More than 60% of gay and bisexual men diagnosed with HIV met their sexual partners online, according to a study published (26 February) in Public Health Reports.
Researchers at Brown University, Miriam Hospital and the Rhode Island department of health interviewed 70 of the 74 people diagnosed with HIV in the state in 2013.
Forty-three were men who have sex with men, and 22 said they believed they were given the AIDS-causing virus from a man they met online.
The five most popular sites and apps were Grindr, Manhunt, Scruff, Adam4Adam and Craigslist.
‘This is a statewide study that included nearly all individuals newly diagnosed with HIV across an entire state,’ said Amy Nunn, associate professor of public health and medicine at Brown University and director of the Rhode Island Public Health Institute.
‘This is one of the first studies to document how common internet site use is among people newly diagnosed with HIV and highlights important opportunities to partner with hookup sites to advance public health.’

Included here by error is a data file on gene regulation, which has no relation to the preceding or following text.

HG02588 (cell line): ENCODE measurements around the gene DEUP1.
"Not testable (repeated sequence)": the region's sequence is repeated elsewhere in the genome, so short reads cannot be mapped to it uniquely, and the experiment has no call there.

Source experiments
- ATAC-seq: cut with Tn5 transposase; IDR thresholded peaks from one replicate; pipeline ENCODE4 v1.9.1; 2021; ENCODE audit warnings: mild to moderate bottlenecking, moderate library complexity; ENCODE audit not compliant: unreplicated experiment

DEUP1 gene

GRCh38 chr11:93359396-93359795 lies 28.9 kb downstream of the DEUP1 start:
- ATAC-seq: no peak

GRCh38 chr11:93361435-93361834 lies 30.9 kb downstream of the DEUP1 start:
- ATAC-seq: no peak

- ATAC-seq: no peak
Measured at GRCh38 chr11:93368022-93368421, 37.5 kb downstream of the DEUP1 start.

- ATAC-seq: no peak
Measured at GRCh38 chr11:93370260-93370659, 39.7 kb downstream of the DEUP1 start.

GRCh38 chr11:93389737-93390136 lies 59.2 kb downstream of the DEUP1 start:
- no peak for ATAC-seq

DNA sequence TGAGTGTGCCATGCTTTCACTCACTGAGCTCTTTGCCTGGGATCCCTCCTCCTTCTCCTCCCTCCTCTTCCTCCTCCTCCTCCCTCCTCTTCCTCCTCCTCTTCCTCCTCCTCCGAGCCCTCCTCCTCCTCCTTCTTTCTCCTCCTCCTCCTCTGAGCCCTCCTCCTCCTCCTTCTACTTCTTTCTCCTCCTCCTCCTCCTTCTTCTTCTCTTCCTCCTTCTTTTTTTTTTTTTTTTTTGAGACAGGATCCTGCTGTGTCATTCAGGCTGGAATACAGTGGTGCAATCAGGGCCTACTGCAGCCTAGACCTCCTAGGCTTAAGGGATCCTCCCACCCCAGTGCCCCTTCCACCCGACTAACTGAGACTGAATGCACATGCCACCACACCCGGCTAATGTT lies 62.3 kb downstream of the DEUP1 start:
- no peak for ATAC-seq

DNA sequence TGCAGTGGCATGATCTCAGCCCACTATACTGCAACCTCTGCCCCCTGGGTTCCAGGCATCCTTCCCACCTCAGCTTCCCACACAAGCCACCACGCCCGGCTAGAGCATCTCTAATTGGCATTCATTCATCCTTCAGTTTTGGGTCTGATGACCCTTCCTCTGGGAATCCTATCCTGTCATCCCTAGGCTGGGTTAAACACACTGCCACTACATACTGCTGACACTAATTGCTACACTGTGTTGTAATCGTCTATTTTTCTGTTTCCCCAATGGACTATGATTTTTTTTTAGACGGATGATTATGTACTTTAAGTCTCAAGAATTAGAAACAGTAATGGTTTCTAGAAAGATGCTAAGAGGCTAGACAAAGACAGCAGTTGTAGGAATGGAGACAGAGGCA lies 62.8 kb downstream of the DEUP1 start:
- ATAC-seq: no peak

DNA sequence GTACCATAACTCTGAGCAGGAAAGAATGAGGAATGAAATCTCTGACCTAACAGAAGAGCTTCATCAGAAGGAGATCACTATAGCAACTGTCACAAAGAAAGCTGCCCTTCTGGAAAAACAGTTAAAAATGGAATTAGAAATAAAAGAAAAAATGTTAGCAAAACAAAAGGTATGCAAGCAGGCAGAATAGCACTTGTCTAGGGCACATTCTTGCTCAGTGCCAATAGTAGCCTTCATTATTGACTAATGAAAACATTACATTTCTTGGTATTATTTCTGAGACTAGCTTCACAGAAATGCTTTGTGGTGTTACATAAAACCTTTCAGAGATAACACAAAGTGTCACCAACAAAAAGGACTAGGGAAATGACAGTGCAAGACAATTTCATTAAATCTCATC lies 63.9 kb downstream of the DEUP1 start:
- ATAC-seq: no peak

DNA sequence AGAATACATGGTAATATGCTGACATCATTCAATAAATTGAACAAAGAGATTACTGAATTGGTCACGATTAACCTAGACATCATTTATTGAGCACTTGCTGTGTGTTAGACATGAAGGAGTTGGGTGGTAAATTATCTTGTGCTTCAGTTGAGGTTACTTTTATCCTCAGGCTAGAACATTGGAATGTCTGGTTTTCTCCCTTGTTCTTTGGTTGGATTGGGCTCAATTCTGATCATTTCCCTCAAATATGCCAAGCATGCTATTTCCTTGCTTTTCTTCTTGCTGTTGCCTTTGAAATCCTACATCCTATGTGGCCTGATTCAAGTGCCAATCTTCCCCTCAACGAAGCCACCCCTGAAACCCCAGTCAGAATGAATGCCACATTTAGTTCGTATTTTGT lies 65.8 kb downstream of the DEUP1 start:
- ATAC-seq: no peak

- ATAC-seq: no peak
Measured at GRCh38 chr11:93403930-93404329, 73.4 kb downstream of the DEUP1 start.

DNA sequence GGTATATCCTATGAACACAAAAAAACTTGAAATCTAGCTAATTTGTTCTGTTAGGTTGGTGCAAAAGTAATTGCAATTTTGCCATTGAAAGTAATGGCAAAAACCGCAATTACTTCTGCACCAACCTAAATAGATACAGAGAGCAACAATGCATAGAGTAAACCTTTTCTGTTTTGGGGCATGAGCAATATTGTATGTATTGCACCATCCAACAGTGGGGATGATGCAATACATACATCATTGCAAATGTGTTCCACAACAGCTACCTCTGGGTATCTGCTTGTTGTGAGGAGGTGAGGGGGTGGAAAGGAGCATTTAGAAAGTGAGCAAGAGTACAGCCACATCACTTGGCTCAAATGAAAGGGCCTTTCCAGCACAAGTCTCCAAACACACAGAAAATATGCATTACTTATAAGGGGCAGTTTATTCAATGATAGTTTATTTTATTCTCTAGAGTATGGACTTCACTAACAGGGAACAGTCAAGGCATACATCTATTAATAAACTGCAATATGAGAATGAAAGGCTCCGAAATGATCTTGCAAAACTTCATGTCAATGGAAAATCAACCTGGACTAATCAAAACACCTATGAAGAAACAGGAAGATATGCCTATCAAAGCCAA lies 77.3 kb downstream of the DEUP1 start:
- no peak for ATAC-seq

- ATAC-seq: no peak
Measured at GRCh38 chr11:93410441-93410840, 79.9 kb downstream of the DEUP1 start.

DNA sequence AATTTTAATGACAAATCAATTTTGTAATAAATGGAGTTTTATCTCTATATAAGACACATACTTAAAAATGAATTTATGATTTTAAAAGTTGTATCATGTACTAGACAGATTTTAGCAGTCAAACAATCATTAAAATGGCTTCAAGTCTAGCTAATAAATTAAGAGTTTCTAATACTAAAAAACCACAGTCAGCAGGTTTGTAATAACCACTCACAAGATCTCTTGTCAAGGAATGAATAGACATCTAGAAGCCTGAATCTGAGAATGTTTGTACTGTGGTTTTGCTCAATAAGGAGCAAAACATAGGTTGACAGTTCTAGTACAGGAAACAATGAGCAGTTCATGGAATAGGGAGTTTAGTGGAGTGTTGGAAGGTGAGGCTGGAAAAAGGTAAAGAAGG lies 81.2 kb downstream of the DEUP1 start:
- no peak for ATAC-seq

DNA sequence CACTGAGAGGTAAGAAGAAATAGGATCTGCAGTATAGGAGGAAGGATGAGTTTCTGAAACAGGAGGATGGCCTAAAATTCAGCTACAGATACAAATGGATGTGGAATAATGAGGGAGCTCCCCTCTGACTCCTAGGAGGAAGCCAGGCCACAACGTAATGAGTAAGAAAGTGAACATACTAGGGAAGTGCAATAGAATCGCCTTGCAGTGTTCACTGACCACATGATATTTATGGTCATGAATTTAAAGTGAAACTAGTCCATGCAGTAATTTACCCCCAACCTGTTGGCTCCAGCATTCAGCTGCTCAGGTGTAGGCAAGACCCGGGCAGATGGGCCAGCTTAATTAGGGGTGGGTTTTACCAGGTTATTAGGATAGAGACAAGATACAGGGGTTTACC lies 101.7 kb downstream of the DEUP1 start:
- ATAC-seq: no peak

The goal of the research was not to stigmatize sex or men who use the sites, Nunn said, but to instead to inspire partnerships with companies to include more information that could slow the spread of HIV.
Public health officials have struggled to date with sustaining informational campaigns on sites and apps that charge for advertising, either because they have no discounts for non-profits or do not discount enough. The researchers documented recent advertising costs in their study, which can quickly run into the thousands of dollars.
Craigslist and Scruff ads are free, the authors said, but staff at small non-profit or government agencies face logistical challenges in messaging in these venues, such as having to continually repost ads.
‘One of the challenges this study highlights is that it’s prohibitively expensive for many organizations who focus on public health promotion to buy ads on these apps and websites,’ Nunn said.
‘Reducing disease transmission should be part of these organizations’ corporate social responsibility programs.’